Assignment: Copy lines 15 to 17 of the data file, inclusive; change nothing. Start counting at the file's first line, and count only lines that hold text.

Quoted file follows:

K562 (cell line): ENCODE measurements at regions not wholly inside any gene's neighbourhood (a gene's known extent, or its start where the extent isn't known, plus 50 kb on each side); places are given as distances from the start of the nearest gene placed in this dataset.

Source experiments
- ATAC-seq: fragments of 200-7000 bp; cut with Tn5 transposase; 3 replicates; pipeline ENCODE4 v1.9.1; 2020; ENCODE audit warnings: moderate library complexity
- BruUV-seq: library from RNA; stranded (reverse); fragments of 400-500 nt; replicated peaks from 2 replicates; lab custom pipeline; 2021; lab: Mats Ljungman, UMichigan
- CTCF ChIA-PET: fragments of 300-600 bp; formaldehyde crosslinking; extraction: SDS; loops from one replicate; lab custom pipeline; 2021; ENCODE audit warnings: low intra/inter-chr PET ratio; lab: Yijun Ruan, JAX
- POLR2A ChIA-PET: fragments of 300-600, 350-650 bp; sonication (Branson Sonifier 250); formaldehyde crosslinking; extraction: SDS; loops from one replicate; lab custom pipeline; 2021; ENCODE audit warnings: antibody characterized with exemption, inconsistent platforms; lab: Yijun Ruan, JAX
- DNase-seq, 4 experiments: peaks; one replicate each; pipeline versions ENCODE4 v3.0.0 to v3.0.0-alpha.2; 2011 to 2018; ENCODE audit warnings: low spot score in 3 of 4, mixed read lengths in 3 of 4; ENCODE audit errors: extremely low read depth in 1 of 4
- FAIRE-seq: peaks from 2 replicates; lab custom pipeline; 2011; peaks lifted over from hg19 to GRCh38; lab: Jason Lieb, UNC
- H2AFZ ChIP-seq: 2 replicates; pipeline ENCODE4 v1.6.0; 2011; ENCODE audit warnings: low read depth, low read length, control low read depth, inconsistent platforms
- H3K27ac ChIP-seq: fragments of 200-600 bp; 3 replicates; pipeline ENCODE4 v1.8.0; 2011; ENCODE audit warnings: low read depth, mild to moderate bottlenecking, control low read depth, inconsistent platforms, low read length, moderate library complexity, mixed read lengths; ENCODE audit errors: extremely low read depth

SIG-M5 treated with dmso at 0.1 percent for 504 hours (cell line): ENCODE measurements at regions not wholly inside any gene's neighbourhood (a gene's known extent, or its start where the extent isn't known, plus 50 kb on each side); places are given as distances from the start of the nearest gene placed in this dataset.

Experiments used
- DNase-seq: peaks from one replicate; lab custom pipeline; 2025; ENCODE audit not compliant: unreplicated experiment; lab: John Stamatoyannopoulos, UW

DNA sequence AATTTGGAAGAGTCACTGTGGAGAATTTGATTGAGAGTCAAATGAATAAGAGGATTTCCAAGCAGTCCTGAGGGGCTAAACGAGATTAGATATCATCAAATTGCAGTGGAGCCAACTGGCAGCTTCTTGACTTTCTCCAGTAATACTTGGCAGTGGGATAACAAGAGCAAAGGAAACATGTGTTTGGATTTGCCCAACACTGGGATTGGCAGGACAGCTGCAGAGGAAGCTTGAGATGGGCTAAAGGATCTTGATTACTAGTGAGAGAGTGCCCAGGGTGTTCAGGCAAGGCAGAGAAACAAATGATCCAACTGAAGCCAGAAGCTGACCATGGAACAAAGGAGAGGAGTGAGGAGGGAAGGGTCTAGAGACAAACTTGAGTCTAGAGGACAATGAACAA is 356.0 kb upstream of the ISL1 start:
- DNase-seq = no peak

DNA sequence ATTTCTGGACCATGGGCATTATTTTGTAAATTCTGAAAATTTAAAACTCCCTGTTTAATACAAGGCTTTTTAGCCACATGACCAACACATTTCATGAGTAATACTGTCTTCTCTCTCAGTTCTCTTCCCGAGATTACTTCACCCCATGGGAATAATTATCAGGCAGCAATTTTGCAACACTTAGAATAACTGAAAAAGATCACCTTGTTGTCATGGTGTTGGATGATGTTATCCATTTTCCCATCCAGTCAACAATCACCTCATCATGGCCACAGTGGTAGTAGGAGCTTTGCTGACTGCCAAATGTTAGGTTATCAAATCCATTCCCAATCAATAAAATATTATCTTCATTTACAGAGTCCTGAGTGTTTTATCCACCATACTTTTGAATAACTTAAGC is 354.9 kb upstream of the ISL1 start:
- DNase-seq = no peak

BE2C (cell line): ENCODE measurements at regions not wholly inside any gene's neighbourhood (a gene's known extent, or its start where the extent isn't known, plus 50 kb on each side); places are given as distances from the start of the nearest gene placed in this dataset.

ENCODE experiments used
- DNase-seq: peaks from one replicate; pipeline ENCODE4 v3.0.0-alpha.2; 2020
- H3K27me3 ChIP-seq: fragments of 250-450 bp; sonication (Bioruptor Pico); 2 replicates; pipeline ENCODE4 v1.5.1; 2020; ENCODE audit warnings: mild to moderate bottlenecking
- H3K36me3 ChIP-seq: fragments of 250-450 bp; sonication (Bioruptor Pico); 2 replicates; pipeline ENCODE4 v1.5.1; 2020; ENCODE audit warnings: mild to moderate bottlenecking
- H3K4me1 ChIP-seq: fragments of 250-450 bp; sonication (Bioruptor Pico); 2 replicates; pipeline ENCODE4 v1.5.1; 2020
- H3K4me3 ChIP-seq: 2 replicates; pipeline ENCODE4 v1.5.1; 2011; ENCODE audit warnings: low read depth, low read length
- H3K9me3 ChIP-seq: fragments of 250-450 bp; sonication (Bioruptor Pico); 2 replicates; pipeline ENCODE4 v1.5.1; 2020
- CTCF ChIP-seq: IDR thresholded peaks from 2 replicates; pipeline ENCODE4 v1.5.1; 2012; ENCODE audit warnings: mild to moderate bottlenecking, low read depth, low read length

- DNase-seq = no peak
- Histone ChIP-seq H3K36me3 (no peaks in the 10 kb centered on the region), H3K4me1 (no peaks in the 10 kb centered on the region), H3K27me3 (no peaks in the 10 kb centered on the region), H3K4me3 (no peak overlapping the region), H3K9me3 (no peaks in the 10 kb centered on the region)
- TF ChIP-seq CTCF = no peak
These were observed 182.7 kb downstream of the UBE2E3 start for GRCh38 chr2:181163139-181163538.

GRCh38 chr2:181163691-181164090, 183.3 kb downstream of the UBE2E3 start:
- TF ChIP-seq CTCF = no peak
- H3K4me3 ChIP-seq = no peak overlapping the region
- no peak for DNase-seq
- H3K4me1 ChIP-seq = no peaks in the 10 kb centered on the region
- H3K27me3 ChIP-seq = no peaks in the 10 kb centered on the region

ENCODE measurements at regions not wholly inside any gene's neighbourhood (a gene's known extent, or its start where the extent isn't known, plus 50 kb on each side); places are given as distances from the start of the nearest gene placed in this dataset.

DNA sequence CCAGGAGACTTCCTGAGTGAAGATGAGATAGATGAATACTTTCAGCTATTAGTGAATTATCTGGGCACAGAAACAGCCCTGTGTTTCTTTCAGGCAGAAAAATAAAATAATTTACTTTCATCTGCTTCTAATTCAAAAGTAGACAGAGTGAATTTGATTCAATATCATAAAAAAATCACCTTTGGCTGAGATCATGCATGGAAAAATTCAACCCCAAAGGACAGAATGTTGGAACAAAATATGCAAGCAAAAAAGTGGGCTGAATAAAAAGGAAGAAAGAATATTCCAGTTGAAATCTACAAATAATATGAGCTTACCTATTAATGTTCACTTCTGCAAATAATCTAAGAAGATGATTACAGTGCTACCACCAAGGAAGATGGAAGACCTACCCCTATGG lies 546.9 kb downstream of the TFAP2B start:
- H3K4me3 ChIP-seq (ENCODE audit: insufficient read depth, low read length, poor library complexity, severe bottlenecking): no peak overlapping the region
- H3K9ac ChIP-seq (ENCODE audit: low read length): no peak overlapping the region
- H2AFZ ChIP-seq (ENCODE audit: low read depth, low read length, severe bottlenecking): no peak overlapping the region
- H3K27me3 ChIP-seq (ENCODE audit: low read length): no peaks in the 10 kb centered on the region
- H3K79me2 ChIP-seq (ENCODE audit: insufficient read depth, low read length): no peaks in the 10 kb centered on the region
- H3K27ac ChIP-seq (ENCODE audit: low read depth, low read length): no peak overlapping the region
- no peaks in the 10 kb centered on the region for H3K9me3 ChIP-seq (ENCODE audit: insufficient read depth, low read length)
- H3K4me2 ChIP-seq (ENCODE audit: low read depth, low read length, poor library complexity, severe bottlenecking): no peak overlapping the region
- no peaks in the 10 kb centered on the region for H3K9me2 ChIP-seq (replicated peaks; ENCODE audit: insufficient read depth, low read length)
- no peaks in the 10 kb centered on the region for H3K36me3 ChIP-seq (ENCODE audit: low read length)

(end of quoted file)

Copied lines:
- DNase-seq = no peak

DNA sequence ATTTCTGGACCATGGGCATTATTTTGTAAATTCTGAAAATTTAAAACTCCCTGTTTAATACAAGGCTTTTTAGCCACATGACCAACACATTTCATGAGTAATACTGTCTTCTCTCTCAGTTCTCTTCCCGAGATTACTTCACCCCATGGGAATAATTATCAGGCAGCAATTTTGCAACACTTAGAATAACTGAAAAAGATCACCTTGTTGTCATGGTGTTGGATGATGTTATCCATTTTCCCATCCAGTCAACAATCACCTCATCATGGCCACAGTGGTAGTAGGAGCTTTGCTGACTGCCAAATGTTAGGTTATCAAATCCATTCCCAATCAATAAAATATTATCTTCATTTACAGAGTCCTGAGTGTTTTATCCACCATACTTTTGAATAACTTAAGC is 354.9 kb upstream of the ISL1 start:
- DNase-seq = no peak